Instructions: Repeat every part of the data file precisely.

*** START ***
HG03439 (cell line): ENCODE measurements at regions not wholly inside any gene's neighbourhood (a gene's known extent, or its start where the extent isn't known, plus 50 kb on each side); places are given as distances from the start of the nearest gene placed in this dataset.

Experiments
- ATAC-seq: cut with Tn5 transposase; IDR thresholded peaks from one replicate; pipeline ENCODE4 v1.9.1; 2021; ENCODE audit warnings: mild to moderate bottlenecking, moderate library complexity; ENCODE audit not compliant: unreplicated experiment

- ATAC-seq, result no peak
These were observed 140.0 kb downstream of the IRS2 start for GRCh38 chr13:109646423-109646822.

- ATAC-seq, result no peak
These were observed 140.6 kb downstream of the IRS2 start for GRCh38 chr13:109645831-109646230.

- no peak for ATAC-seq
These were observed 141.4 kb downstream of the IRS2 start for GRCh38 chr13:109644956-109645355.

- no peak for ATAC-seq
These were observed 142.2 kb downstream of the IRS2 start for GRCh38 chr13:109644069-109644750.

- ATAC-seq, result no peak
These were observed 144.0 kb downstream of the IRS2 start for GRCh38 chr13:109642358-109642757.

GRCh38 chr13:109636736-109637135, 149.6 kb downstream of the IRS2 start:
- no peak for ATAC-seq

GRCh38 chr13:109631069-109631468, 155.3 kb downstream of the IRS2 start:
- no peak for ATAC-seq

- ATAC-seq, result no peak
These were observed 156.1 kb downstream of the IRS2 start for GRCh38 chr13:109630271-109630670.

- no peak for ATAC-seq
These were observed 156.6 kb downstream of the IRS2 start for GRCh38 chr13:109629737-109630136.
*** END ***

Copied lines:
HG03439 (cell line): ENCODE measurements at regions not wholly inside any gene's neighbourhood (a gene's known extent, or its start where the extent isn't known, plus 50 kb on each side); places are given as distances from the start of the nearest gene placed in this dataset.

Experiments
- ATAC-seq: cut with Tn5 transposase; IDR thresholded peaks from one replicate; pipeline ENCODE4 v1.9.1; 2021; ENCODE audit warnings: mild to moderate bottlenecking, moderate library complexity; ENCODE audit not compliant: unreplicated experiment

- ATAC-seq, result no peak
These were observed 140.0 kb downstream of the IRS2 start for GRCh38 chr13:109646423-109646822.

- ATAC-seq, result no peak
These were observed 140.6 kb downstream of the IRS2 start for GRCh38 chr13:109645831-109646230.

- no peak for ATAC-seq
These were observed 141.4 kb downstream of the IRS2 start for GRCh38 chr13:109644956-109645355.

- no peak for ATAC-seq
These were observed 142.2 kb downstream of the IRS2 start for GRCh38 chr13:109644069-109644750.

- ATAC-seq, result no peak
These were observed 144.0 kb downstream of the IRS2 start for GRCh38 chr13:109642358-109642757.

GRCh38 chr13:109636736-109637135, 149.6 kb downstream of the IRS2 start:
- no peak for ATAC-seq

GRCh38 chr13:109631069-109631468, 155.3 kb downstream of the IRS2 start:
- no peak for ATAC-seq

- ATAC-seq, result no peak
These were observed 156.1 kb downstream of the IRS2 start for GRCh38 chr13:109630271-109630670.

- no peak for ATAC-seq
These were observed 156.6 kb downstream of the IRS2 start for GRCh38 chr13:109629737-109630136.